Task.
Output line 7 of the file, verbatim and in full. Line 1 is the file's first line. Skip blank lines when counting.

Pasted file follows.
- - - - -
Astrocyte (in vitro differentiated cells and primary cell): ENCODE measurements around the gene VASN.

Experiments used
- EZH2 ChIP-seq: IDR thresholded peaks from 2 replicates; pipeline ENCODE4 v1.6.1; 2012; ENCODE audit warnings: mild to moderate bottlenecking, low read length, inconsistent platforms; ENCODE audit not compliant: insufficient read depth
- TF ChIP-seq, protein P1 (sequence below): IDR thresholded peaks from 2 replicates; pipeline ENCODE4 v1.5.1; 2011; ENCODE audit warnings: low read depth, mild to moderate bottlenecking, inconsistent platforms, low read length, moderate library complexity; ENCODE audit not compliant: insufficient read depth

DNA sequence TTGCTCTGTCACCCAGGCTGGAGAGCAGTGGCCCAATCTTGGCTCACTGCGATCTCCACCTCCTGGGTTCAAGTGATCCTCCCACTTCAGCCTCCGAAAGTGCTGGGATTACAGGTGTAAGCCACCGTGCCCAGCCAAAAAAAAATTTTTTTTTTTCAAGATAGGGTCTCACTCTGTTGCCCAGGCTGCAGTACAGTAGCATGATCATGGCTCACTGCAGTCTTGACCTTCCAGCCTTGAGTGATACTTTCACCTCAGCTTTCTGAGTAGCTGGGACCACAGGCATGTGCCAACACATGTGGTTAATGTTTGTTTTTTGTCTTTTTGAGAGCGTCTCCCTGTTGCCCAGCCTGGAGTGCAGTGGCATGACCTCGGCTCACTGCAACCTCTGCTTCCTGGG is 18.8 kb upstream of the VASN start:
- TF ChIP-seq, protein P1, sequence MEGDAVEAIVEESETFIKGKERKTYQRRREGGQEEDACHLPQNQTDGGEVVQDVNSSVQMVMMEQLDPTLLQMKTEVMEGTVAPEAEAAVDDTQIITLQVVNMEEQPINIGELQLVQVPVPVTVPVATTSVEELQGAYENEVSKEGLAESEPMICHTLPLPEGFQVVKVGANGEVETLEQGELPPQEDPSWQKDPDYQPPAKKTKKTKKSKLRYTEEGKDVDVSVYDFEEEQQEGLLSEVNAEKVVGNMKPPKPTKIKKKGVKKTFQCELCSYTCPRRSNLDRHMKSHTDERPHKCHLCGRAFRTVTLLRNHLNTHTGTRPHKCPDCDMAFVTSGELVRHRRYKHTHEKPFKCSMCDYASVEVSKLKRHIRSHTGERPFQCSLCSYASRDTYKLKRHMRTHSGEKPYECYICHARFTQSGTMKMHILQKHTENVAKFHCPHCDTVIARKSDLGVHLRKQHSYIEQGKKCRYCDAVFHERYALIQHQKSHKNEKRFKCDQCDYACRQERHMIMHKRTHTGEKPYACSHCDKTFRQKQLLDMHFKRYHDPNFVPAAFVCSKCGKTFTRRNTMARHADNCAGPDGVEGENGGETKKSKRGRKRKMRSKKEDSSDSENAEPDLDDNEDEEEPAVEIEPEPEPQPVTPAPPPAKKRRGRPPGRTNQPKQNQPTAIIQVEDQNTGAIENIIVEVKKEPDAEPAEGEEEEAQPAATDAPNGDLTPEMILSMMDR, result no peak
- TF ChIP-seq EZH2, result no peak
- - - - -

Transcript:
- TF ChIP-seq EZH2, result no peak